We met with WomenHeart Champion, Dawn Manogue and her 17-year-old daughter Lily at the Burlington Stores heart screening in Hartford, Connecticut to discuss how advocacy has shaped this mother-daughter relationship. One of the pair’s earliest campaigns was WomenHeart’s 2004 White Blouse campaign, meant to raise awareness about women’s heart disease and put a face behind the #1 killer of women.

Dawn was diagnosed with peripartum cardiomyopathy—a form of heart failure due to pregnancy—in 2001, just seven weeks after giving birth. "I was misdiagnosed,” Dawn says. “I was in end-stage heart failure, but they told me I had New-Mommy anxiety. I ended up not needing [a heart transplant], but it made me realize a few things about the health care system. I was looking for an outlet or way to actually be effective.”

After reading a news story about the WomenHeart Science and Leadership Symposium at the Mayo Clinic (S&L), Dawn reached out to learn more. “It was super empowering and amazing to meet other people who had a similar experience.”

 

Raising a new generation of advocates

 Heart disease runs in Dawn’s family, and at just 14 weeks old, her daughter Lily was diagnosed with a congenital heart defect (CHD) that required open heart surgery.

“We spent the first year or so on mother-daughter medication, battling heart disease,” Dawn recalls. “There seems to be a sense of shame that women have around having a chronic disease. I didn’t want [Lily] to ever feel like it was something she should be quiet about.”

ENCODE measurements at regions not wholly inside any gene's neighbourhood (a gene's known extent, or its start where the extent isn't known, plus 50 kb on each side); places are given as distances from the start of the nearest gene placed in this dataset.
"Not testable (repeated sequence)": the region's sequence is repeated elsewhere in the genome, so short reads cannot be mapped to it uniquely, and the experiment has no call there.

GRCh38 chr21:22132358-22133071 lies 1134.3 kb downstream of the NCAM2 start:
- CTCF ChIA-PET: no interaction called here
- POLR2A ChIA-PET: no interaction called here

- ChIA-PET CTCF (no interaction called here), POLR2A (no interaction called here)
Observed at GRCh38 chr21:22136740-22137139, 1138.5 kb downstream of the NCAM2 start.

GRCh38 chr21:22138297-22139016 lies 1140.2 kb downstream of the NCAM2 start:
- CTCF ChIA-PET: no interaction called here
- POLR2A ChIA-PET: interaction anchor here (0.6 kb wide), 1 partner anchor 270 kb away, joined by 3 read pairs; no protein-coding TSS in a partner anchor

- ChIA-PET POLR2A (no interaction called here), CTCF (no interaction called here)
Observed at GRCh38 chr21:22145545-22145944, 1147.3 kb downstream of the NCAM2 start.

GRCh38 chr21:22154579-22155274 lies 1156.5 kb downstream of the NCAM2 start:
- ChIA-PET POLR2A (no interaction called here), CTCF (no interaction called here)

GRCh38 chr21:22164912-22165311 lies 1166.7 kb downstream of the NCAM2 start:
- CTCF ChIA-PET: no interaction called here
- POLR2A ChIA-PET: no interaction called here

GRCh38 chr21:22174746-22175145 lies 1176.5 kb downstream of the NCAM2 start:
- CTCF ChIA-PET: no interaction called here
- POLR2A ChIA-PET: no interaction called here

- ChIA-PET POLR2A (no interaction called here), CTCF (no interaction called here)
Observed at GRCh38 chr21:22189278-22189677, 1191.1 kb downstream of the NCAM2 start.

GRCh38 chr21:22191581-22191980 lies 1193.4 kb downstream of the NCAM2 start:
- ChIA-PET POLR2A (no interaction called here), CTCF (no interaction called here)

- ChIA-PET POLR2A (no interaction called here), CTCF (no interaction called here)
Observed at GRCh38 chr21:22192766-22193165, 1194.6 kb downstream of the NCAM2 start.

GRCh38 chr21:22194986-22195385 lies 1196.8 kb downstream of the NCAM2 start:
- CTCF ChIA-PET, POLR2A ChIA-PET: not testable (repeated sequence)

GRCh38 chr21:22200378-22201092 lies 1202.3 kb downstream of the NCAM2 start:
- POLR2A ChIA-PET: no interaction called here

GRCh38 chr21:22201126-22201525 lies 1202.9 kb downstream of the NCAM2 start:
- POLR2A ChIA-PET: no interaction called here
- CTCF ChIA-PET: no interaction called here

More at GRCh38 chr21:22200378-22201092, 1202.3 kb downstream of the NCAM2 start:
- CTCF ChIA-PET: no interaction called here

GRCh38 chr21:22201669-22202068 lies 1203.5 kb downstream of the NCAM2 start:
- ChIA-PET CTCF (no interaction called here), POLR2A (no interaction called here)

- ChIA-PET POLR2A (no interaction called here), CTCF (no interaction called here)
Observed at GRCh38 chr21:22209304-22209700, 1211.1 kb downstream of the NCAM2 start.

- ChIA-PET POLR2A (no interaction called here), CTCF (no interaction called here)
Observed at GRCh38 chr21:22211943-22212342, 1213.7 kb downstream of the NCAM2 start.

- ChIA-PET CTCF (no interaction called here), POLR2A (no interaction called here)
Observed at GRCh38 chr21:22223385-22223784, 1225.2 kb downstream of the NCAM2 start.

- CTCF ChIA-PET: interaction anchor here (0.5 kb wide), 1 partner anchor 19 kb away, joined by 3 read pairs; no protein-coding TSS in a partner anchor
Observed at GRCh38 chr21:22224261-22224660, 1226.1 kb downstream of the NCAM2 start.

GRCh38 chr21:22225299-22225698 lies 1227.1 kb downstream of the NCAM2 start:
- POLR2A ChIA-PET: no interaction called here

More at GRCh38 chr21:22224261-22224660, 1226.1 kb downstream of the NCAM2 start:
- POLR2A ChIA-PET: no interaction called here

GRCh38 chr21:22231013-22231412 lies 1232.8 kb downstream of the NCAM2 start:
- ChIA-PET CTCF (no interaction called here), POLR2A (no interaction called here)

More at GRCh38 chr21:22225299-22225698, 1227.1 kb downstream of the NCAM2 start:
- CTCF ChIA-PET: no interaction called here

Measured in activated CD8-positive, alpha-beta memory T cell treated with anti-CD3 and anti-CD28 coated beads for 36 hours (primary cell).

In fact, Dawn spoke publicly about her heart disease, carrying Lily with her everywhere she went. Dawn and Lily participated in the 2004 WomenHeart White Blouse campaign to raise awareness about women’s heart disease. By age seven, Lily began giving her own public speaking engagements.

Lily delivered her first speech before a crowd of 700 people at the American Heart Association’s Heart Ball.

“It became something I was proud of,” Lily said. “I would have an echocardiogram and then come in with a little picture of it and show my classmates when I was in second grade. And to this day I speak to my [high] school about it.”

Dawn and Lily’s efforts even helped to create the nationally recognized Congenital Heart Defect (CHD) Awareness Day, which coincides with Valentine’s Day.

 

On working with WomenHeart

Dawn says, with WomenHeart, “You’re not alone as you feel and get to discover your unique skills when it comes to advocacy.” She’s thankful for her experience at the 2012 S& L, where she made friends with other heart disease survivors and advocates who all have different skillsets.

“We all found a place that we can fit, and it was so empowering,” says Dawn. “WomenHeart really helps us help people, and that helps your journey.”

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A Note from Mary- February 2018

Posted By WomenHeart, Wednesday, April 11, 2018